Louis MacNeice – The Poet


“The writer today should be not so much the mouthpiece of the community … as its conscience, its critical faculty, its generous instinct.”


Louis MacNeice (1907-1963) was born in Belfast to a strictly Protestant father and a mother whose mental illness and premature death disturbed MacNeice for the rest of his life. These early years were recalled later as a time of darkness and loneliness and his suffering was only brought to an end when he was sent away to England for schooling, ultimately graduating from Oxford University having read Classics.


Perhaps as a result of his strict and unhappy childhood, MacNeice's poetry has been described as "a reaction against darkness" and his love of light, of the variety and joy of life is encapsulated in his phrase "the drunkenness of things being various".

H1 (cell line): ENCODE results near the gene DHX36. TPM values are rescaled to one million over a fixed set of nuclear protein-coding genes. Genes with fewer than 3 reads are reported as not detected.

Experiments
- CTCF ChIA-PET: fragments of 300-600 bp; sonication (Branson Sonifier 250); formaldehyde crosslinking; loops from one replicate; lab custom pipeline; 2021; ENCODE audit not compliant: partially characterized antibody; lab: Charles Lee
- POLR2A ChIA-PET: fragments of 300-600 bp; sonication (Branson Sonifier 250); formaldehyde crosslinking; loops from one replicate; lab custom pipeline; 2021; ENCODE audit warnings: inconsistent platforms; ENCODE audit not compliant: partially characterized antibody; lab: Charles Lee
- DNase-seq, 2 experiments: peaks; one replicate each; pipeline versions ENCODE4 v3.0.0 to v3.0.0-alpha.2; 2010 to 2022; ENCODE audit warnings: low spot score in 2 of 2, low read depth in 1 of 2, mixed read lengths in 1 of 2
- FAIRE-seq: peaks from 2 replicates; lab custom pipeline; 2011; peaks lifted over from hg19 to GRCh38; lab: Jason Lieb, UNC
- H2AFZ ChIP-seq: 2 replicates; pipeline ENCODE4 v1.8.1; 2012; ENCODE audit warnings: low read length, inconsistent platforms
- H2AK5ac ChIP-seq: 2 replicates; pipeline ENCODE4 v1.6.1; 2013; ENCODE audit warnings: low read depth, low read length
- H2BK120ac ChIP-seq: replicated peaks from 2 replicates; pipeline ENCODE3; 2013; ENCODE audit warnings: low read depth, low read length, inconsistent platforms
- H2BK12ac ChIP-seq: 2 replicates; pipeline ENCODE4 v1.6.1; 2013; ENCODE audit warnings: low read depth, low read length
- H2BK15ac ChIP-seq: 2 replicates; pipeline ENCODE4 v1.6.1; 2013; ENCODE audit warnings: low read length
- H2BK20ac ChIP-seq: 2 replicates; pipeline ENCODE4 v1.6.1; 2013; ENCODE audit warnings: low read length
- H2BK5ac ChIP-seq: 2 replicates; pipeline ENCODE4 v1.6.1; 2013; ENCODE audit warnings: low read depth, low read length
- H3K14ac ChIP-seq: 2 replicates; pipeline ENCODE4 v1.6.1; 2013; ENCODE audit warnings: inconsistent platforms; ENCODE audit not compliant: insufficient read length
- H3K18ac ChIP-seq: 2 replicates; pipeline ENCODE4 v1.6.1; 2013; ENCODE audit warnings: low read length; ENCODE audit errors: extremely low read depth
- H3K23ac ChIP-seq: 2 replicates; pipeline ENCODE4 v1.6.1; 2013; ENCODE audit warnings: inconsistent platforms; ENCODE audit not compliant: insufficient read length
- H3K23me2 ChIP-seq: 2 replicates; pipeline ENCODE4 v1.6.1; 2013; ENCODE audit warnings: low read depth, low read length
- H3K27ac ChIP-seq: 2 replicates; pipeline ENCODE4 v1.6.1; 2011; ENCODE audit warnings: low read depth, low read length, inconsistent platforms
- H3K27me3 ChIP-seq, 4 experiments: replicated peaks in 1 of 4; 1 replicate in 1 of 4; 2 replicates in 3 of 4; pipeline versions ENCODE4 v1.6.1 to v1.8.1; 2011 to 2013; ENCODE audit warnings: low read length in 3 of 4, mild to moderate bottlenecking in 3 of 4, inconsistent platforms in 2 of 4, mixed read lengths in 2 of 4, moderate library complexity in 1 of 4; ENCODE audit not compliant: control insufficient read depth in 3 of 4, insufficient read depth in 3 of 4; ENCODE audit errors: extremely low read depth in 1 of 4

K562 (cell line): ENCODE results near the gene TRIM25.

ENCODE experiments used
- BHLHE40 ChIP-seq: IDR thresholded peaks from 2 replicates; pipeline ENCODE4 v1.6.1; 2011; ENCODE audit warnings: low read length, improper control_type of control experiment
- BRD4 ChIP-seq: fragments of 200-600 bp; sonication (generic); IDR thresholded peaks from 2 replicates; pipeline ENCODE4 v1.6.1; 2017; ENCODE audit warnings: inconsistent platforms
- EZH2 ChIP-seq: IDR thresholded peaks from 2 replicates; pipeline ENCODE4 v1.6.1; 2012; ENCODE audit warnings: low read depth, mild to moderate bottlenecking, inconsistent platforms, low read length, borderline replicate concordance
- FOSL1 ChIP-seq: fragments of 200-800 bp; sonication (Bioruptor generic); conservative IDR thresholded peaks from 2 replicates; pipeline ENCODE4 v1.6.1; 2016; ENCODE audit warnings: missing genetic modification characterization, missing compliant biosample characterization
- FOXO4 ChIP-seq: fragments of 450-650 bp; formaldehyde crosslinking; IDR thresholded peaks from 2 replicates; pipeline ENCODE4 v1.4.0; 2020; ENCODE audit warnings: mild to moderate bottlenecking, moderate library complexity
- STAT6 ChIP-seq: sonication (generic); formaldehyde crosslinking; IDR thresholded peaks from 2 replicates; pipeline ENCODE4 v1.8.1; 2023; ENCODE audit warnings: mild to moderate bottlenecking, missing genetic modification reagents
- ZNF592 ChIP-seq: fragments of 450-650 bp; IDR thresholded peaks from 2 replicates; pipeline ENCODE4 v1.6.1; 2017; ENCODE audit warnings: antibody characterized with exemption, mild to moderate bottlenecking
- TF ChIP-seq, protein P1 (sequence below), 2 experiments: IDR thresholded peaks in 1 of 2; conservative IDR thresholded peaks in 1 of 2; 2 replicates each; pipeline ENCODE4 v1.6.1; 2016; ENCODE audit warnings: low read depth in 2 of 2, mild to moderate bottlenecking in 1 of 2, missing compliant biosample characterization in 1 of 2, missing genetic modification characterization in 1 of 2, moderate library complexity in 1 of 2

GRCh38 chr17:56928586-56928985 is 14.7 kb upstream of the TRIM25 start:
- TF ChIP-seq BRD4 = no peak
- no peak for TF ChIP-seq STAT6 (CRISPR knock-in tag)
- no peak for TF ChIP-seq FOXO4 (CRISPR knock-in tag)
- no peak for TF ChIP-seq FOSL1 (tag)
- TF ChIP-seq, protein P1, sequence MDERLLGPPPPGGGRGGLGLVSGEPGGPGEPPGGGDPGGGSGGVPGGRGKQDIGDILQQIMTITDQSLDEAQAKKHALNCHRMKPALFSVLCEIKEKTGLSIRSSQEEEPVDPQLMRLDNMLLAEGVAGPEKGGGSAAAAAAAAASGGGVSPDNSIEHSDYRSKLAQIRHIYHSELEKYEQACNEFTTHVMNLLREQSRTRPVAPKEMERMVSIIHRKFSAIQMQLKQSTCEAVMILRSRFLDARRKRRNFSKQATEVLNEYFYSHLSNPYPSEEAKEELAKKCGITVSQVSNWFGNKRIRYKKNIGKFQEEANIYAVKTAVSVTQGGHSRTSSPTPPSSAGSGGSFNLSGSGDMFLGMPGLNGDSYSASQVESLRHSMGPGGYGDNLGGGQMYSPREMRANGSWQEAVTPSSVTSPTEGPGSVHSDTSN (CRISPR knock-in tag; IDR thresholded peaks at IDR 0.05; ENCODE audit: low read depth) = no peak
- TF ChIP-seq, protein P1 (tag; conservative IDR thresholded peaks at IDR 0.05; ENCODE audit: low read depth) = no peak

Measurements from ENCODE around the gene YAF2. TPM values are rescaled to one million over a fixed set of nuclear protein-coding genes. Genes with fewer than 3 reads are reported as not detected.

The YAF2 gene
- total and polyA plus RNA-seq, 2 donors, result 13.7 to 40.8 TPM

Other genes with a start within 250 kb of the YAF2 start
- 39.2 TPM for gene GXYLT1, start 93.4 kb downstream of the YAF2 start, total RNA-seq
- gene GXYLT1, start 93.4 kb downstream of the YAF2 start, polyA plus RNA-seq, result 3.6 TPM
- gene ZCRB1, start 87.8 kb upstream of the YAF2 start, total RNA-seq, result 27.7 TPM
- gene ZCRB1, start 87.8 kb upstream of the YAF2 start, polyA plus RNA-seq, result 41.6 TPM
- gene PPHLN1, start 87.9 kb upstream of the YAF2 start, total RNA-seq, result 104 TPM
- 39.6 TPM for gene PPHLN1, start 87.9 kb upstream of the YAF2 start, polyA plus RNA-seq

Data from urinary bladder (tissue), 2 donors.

However, the darkness that he was reacting against, whether it be memories from his own past or fears about the rise of totalitarianism and fascism in Europe during World War 2, remain in his work and is most clearly evident in his poem 'Prayer Before Birth', which was written at the height of the Second World War. In the poem MacNeice expresses his fear at what the world's tyranny can do to the innocence of a child. Although written at a particular historical moment, by making the speaker of the poem an unborn child MacNeice gives it a stark universality. The rhythmic build up to the final crescendo where the baby pleads for death makes the bluntness of the final line, and the implicit criticism of state of the world, even more shocking.